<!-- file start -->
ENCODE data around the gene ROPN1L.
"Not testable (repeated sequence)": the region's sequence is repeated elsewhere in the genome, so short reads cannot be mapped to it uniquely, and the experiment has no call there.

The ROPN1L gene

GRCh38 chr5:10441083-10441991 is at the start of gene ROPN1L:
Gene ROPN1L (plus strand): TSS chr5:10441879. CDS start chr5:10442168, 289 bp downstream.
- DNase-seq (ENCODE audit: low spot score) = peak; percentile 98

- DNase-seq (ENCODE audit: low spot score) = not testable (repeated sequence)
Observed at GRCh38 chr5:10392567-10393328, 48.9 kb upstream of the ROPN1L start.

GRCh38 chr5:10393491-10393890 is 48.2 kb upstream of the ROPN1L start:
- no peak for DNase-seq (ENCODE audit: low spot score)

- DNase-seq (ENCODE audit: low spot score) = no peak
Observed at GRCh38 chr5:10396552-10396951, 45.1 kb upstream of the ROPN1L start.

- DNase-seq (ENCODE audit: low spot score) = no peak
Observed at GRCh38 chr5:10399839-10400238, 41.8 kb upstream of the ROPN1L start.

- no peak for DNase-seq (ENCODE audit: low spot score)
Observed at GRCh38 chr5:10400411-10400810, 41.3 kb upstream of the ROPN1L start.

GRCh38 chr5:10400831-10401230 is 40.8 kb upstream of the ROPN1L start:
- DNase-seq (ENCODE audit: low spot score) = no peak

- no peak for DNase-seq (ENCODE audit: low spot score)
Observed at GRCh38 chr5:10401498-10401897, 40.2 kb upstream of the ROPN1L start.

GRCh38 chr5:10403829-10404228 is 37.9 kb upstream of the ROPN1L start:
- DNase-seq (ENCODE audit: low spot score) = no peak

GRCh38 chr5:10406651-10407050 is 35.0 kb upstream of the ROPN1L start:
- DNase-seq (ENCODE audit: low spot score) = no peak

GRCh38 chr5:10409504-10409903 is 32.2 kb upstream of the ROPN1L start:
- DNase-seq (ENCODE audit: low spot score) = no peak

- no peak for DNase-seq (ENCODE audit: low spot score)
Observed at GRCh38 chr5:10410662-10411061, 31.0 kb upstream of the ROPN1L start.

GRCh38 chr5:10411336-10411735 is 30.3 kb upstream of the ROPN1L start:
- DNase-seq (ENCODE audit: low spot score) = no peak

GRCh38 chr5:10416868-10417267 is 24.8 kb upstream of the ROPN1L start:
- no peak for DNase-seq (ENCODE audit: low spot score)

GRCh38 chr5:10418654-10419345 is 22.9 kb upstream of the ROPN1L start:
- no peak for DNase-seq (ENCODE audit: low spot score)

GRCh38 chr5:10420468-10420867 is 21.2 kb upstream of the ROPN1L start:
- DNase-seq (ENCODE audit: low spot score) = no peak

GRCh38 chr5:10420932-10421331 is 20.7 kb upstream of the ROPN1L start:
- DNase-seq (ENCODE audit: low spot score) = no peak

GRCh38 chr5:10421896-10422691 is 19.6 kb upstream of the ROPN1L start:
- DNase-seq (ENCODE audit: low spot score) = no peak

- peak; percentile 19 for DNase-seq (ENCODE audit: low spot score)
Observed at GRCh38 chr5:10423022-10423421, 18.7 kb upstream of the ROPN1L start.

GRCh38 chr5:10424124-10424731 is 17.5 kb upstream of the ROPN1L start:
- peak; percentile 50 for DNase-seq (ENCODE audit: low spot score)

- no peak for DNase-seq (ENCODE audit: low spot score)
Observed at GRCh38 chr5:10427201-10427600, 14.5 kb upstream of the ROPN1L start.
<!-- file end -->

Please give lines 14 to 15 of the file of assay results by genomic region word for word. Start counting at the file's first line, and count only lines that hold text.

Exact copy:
Observed at GRCh38 chr5:10399839-10400238, 41.8 kb upstream of the ROPN1L start.

- no peak for DNase-seq (ENCODE audit: low spot score)